Amy’s Marginalia: The god of Small Things

godof-smallthingsAbout ten years ago, Arundhati Roy hit the literary scene with full force.  Her first novel, The god of Small Things, received an unheard of half a million pound advance.  It turns out, her publishers knew what they were doing, as the book won the prestigious Booker Prize and hung around on the New York Times Best Seller list for quite awhile.  Although it’s never gone out of popularity, it’s going through a bit of a re-surge, and Costco is selling it as one of its Buyer’s Picks right now.  Now you know where I got my copy.

I kept the title of the book purposefully miscapitalized. I didn’t want to capitalize the “g” in “god” because I didn’t want there to be any sort of hint that we were talking about the one and only God.  In fact, I was a little disappointed that the book didn’t have much to do with religion at all.  The title refers to a specific character, who gets renamed “The god of Small Things.”  And even when the name gets explained, the “god” part didn’t make a lot of sense to me.

At its core, The god of Small Things is an impossible love story.  Roy is challenging the caste system in India by creating a gifted, loveable untouchable who slowly becomes the center of the story.  The two main characters are twin children, Rahel and Esta, who are 7 years old for most of the story, but they are also 31 for part of it.  The twins live with their mother in India, with their uncle, aunt, and grandmother.  They are Syrian Christians, except the aunt, who is Roman Catholic. But their town and culture is diverse, linking Hindu traditions with a Communist government.

This book has troubled me a great deal, on multiple levels.  Some of it has been a good kind of bother.  I’m obsessed with how Roy can craft such unique descriptions.  She creates new words to depict things, and she also strings unusual combinations together, ones that I’d never consider.  I read one interview in which she claimed that her training as an architect compelled her to re-arrange words to create new structures.  The children in the book would often playfully reconstruct words: “‘Later’ became ‘Lay. Ter.’ ‘An owl’ became ‘A Nowl.’ ‘Sour metal smell’ became ‘sourmetal smell'” (Salon).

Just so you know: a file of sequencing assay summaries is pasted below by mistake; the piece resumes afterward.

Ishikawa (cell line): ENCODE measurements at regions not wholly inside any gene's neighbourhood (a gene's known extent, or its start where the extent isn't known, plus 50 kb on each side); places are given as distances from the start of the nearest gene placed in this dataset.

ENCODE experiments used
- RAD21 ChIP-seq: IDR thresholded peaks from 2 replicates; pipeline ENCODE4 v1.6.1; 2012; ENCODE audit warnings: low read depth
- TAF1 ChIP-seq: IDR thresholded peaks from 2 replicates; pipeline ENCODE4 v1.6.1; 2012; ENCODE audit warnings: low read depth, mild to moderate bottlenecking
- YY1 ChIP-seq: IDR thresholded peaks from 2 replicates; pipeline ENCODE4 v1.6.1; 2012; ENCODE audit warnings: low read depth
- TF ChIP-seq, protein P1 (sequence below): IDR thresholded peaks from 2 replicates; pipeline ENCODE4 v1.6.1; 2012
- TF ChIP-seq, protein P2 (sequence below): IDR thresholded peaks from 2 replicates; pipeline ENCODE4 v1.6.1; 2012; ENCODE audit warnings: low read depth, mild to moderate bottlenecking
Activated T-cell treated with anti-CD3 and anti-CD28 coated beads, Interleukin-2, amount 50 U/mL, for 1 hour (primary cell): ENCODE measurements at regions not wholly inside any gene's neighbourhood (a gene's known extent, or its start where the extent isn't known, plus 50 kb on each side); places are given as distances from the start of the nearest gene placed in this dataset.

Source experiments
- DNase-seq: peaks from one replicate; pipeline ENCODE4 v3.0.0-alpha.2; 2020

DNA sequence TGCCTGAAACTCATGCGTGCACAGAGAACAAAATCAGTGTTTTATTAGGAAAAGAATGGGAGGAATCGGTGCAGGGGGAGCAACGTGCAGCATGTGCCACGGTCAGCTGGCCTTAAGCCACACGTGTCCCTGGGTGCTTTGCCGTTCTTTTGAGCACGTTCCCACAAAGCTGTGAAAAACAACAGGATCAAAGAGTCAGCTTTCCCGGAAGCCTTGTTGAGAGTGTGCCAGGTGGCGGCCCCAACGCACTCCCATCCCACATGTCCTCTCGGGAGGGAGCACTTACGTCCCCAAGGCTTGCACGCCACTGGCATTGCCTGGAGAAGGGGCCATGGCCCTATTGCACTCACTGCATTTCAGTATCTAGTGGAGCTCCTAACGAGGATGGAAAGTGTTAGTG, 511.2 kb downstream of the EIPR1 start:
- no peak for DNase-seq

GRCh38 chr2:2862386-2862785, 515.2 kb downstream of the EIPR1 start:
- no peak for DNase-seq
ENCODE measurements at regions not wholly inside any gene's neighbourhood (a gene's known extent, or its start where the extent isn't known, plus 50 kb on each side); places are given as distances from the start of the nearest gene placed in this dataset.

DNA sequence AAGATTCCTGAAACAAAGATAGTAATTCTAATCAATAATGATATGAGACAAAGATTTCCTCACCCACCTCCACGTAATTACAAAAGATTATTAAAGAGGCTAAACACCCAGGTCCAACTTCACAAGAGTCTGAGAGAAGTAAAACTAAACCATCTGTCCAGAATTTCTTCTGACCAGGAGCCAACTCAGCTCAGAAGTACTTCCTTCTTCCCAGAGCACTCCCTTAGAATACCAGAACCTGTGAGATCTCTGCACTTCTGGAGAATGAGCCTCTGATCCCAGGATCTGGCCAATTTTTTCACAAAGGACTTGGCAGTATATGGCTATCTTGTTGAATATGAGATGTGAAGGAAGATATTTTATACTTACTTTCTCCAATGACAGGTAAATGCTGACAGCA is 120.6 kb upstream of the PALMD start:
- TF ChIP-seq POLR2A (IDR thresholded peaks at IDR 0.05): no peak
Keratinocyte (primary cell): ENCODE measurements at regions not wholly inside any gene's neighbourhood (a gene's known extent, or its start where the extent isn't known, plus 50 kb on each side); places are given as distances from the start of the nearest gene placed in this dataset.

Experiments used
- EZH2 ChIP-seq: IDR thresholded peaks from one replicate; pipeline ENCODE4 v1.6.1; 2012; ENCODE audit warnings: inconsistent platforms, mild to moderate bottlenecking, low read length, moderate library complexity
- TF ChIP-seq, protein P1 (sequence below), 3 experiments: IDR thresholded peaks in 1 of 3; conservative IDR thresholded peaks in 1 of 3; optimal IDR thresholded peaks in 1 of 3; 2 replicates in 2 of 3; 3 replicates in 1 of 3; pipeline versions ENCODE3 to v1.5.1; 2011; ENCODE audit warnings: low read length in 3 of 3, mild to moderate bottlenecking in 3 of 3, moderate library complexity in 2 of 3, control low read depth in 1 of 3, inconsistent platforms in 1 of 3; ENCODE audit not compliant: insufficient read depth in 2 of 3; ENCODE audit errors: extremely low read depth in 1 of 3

I’m also annoyed with the author, that she created a brilliant plot arrangement, without revising her drafts.  In fact, that really upsets me.  Doesn’t she know that all good authors revise their work? It’s the law, or something like that.  To simply write out a brilliant, non linear plot structure as you go, it defies all the ways writers are taught to write.

But some of the discomfort seemed unnecessary, over the top, and grotesque.  The book depicts the sexual abuse of a child, incest, graphic murder, and a highly erotic, albeit consensual, sex scene between adults.  This book isn’t light weight in any respect, and I wish I had a little more warning about the subjects artfully, yet openly, portrayed in the book.

That said, I don’t know if knowing this information in advance, I’d have avoided the book completely. There are many redemptive qualities, which is why it doubtless earned so much acclaim.  But some books, like this one, create difficult dilemmas.  They offer great rewards in total, but there are also some serious drawbacks to reading them as well.  I can’t in good conscience offer my ringing endorsement of it because I think its content was far too disturbing in some scenes.  But I also hope that my review helps you to make a more informed decision, when you notice that enticing copy sitting out on Costco’s book isle.

As always, if I recommend any books that you’d like to purchase, consider buying them through Amazon using the links on my site, so I get a percent of the purchase price back to buy more books to review!

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